Desperate Ventures

Desperate Ventures

The Story of Operation Torch, the Allied Invasion of North Africa

Book - 1992
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Baker & Taylor
A look at Operation Torch, the November 1942 invasion of North Africa, recreates the campaign, discussing the strategies and techniques employed in order to defeat Germany, the soldiers involved, and the role of Eisenhower. 25,000 first printing.

Blackwell North Amer
The November 1942 invasion of North Africa, code-named "Operation Torch," was nothing less than a dress rehearsal for the invasion of France two years later. The first combined U.S.-British offensive of the war, it was a major tactical and moral victory for the Allies, and one of the great epics of World War II; but it was also a catalog of near disaster, confusion, blunder, and bitter conflict between senior commanders from both sides.
Now, fifty years later, historian Norman Gelb masterfully re-creates the remarkable story of this campaign, which developed the strategy and tactics crucial to Germany's ultimate defeat. His story begins in early 1942, when the United States, England, and the Soviet Union appeared locked in a losing struggle against the Axis powers. Yet just how and where to launch their offensive divided the Allies from the start: The Americans sought a frontal assault against Hitler's Fortress Europe--an invasion of France aimed at opening the second front desperately urged by Stalin to keep the Soviets in the war. The British, convinced that a cross-Channel attack would be a devastating failure, proposed instead French North Africa. The story of how Churchill hijacked the direction of Allied strategy from Roosevelt's generals and determined the future course of World War II in Europe is as dramatic and suspenseful as was the planning and execution of Torch itself.
The military operation was an intricate, multifaceted undertaking that included not only political intrigue, conspiracy, espionage, and diplomacy, but also modern airborne assault, massive disinformation programs, and the largest, most ambitious amphibious invasion plan ever devised. But Desperate Venture is, above all, a story of men: It was the baptism by fire for America's soldiers, most of whom would conclude their ocean crossing (still training en route) by hitting the beaches and going directly into combat, as well as for Torch's untested Supreme Commander, Dwight D. Eisenhower, who had neither battle nor senior command experience.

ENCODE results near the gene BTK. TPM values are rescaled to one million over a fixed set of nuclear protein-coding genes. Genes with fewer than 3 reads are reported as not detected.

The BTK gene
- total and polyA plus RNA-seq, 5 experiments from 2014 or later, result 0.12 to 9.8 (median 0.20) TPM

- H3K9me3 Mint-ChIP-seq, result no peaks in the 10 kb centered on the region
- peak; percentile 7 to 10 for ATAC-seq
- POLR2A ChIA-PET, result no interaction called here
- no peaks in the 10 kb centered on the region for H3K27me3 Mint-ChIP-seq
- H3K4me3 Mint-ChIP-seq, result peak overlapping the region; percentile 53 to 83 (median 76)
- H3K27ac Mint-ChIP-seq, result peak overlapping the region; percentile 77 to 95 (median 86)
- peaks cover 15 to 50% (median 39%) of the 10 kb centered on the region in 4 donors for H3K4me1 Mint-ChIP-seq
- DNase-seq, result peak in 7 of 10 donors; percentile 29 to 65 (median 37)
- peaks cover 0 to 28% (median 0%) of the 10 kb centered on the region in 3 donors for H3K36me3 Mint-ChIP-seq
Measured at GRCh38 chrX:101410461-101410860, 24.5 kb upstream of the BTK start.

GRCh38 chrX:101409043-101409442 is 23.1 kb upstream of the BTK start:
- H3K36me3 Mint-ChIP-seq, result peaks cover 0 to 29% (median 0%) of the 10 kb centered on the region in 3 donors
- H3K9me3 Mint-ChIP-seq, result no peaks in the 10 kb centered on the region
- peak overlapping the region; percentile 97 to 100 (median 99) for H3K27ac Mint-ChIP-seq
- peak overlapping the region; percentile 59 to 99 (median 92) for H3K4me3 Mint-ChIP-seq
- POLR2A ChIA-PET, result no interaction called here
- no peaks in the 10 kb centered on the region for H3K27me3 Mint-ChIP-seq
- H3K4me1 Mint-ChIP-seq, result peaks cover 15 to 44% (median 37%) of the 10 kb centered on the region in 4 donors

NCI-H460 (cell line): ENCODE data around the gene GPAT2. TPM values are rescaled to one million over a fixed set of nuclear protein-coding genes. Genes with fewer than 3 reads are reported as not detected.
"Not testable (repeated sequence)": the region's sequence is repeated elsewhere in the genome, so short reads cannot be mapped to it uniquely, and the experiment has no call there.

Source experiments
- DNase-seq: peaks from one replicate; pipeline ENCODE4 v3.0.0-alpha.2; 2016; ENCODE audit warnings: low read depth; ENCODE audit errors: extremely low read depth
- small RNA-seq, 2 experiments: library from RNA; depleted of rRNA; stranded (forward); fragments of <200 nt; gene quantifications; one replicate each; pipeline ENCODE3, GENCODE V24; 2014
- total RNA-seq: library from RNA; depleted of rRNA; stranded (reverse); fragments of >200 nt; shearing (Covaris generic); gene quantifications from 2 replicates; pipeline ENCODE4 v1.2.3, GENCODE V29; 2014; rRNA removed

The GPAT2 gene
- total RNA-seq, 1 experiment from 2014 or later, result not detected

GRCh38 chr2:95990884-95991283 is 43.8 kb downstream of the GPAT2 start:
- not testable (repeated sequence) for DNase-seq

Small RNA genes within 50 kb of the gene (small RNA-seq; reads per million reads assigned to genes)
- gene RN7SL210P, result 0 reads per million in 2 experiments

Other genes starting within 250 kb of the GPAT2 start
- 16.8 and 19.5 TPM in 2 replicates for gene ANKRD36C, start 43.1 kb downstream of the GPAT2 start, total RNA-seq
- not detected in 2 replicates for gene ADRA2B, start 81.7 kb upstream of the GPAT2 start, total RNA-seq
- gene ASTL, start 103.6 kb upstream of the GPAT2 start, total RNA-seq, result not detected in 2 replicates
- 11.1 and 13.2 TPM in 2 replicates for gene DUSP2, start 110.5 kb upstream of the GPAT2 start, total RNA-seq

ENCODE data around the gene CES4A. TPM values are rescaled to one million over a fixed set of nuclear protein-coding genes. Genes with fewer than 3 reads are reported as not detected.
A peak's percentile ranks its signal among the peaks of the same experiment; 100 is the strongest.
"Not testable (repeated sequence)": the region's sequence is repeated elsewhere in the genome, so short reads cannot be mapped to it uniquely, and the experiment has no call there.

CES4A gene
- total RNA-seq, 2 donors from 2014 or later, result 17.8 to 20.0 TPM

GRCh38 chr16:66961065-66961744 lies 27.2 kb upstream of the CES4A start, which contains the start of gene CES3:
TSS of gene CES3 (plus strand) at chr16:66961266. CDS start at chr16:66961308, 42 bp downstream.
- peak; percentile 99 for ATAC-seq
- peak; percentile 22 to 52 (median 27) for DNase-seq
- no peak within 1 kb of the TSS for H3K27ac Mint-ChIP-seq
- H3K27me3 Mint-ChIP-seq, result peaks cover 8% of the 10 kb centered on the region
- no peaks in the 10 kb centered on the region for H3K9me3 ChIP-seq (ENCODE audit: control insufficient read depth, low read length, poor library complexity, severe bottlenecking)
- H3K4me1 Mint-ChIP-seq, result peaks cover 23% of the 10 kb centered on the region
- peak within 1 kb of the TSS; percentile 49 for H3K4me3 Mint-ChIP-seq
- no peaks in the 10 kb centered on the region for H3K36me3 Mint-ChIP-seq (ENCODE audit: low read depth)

Gelb's account--involving, either directly or on the periphery, war planners in Washington and London and warriors like Generals Patton, Clark, Montgomery, and Rommel--also takes readers from the salons and souks of Casablanca and Algiers into the deepest reaches of the German High Command, whose warnings and predictions about the invasion were repeatedly spurned by a distracted and doubting Fuhrer.
Impeccably researched and rivetingly told, Desperate Venture reveals how, from a politically determined and hastily cobbled-together operation, the Allies learned to work together for victory--and how that victory sowed the seeds of the defeat of Hitler's armies in the west.

& Taylor

A look at the November 1942 invasion of North Africa recreates the campaign, discussing strategies and techniques, the soldiers involved, and the role of Eisenhower

Publisher: New York, NY : William Morris, c1992
ISBN: 9780688098834
Characteristics: 366 p ; 25 cm


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